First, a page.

My wife and I are friends with Anya Ulinich, and she sent us an advance copy of her new book a few months ago. At the time, I thought I would hold off writing about until it was published, to, you know, help with that critical marketing push. But in the last few weeks Anya’s book received rave reviews in the Los Angeles Times and New York Times, making my meager contribution less than necessary. To save time, I’ll stipulate that I agree with those reviews: it’s a sharp, clever take on life and love in our confusing times, told from Anya’s unique, divorced-Russian-mother-emigre-in-Brooklyn-by-way-of-Phoenix perspective.

Anya’s book isn’t just a novel, though, it’s a graphic novel, and while the some reviews* treat the art as secondary, it’s not; it’s essential to the story. So if I can add anything to the discussion, it’s as a longtime reader of graphic novels (ie. comic books) who understands that art can work with writing to tell a different sort of story.

Anya comes into graphic novels from an interesting direction: she trained in fine arts (studying with my wife at UC Davis), then wrote a traditional novel (Petropolis) in 2008, before combining the disciplines in “Lena Finkle’s Magic Barrel.” The resulting synthesis is unlike anything I’ve seen before. I don’t know what Anya’s exposure to graphic novels was before she started hers – perhaps none – but she’s clearly at home in the genre, and is happy to play with the form in fun and interesting ways.

There’s a mix of styles and techniques in “Lena Finkle”, used for different purposes throughout the story. The most frequent is a straightforward, semi-realistic illustration that propels the plot:


But for flashbacks to her girlhood in Russia, she deploys a cartoony style:


Sometimes the two combine, when Anya’s inner voice appears as a frizzy-haired avatar to mock her, an ingenious representation of her self doubt.

Anya also paints gorgeous, atmospheric images, like this one of St. Petersburg (the color here isn’t in the actual book):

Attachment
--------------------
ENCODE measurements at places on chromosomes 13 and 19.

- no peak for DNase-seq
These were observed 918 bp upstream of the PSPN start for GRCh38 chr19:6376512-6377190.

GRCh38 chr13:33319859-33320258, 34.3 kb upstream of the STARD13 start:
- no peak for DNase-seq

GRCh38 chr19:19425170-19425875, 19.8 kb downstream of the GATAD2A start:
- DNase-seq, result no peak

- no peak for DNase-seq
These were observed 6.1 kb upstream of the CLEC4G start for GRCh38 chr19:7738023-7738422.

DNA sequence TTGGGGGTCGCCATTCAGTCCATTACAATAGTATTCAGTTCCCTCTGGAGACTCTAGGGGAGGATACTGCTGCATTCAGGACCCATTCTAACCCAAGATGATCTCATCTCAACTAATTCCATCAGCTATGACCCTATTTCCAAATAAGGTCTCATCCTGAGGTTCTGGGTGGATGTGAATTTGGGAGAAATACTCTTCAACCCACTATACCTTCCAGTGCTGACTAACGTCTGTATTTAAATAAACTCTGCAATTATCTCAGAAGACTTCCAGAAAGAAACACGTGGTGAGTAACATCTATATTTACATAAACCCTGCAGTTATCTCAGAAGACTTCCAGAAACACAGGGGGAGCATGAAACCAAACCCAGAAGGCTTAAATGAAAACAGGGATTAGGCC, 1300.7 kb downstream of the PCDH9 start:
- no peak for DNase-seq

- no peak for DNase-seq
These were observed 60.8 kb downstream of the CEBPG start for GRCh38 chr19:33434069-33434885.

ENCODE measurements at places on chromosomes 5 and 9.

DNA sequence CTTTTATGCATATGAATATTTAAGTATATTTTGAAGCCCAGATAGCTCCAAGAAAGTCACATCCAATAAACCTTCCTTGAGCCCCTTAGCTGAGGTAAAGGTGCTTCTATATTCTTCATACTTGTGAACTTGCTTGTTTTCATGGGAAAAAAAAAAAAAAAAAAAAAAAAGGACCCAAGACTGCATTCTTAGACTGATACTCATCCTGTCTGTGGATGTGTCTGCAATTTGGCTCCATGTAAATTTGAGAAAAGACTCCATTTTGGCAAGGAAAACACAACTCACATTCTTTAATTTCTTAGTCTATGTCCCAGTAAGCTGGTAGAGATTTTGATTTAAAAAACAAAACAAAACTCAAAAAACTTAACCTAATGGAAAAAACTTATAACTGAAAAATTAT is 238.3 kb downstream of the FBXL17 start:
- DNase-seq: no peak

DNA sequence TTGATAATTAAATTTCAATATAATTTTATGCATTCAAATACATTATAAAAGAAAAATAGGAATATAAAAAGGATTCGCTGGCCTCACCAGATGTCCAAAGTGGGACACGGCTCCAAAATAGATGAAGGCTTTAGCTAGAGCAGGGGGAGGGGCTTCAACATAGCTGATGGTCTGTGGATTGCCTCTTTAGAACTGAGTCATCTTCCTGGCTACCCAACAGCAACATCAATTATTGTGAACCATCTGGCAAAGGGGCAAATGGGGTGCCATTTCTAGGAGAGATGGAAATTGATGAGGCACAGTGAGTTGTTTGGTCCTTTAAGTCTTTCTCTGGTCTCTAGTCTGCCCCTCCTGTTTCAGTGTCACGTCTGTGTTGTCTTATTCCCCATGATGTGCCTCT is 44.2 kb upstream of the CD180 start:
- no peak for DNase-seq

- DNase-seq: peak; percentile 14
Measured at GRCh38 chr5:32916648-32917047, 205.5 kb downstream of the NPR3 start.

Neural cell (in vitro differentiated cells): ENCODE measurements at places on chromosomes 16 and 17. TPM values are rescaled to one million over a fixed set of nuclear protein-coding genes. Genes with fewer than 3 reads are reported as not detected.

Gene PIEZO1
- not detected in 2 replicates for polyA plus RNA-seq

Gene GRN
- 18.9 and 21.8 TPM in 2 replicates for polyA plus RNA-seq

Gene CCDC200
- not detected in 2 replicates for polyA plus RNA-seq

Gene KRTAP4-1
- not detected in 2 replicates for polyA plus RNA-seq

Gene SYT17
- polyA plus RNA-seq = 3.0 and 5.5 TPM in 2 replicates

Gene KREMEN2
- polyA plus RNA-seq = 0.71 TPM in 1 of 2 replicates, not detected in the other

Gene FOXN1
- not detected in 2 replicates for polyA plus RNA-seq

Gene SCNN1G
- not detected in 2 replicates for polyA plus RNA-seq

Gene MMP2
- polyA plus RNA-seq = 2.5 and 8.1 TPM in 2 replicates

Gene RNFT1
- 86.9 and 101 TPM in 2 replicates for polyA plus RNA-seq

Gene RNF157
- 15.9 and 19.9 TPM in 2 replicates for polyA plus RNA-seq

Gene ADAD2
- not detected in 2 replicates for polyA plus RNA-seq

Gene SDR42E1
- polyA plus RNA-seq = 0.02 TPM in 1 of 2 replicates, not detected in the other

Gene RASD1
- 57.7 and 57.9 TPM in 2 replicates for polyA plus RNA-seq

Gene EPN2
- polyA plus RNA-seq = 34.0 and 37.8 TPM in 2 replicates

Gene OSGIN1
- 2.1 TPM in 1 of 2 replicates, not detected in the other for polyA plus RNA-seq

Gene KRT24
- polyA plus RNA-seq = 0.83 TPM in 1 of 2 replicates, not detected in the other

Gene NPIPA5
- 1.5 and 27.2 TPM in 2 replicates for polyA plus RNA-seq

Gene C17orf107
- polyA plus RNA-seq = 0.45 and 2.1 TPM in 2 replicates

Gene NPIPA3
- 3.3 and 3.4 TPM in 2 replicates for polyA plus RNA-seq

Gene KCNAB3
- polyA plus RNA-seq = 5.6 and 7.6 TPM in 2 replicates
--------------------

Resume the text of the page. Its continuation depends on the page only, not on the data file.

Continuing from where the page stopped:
At its best, “Lena” takes full advantage of the opportunities offered by illustration. In journalism, we say “show, don’t tell,” an injunction to breath life into stories with color and detail, and that’s literally possible in a graphic novel. In one great double-page spread, she diagrams the various cliques and social groupings of Arizona State University undergraduates. And here, she gives a run down of potential dates whose online images make them non-starters:


Among Anya’s strengths as an illustrator is knowing when and how to employ her various styles, dialing up and down the realism-to-cartoony meter as the story moves from humor to pathos and back. She’s also a gifted artist, as demonstrated by this chapter introduction:


If “Lena Finkle” has a weakness, Anya the Writer can overpower Anya the Illustrator, and at times her text crowds out her art:


There’s a denseness to Lena’s neurotic introspection that’s part of the character, and her merciless examination of her life and choices give the book it’s honesty. But the story comes most alive when she gives her art room to breath.  The strongest sequence comes at the book’s emotional climax, where Lena is trying (and failing) to understand why she was dumped. Anya draws her as a duckling, in a series of repeating images that captures the despair of the heartbroken. In a novel, Lena-as-duckling is a metaphor. In a graphic novel, Lena can become an actual duckling, literally helpless, a device that shows Anya’s creative embrace of the medium.


“Lena Finkle” is in black and white, which is unfortunate, because I suspect Anya would use color in smart and powerful ways. But that’s a quibble. The art soars in black and white, carrying the book with it.  I’m eager to see what Anya does next.

*I fixed this after my wife pointed out a number of reviewers did write about the art. I was generalizing. My bad.

Books completed this year

1, The Man in the High Castle (Dick)
2, Disgrace (Coetzee)
3, The Finkler Question (Jacobson)
4, The Moon is a Harsh Mistress (Heinlein)
5, Beautiful Ruins (Walter)
6, Petropolis (Ulinich)
7, The Caves of Steel (Asimov)
9, Winter in the Blood (Welch)
10, Lena Finkle’s Magic Barrel (Ulinich)
11, The Strange Case of Dr Jekyll and Mr Hyde (Stevenson)
12, Moby-Dick (Melville)
13, The Road (Cormac McCarthy)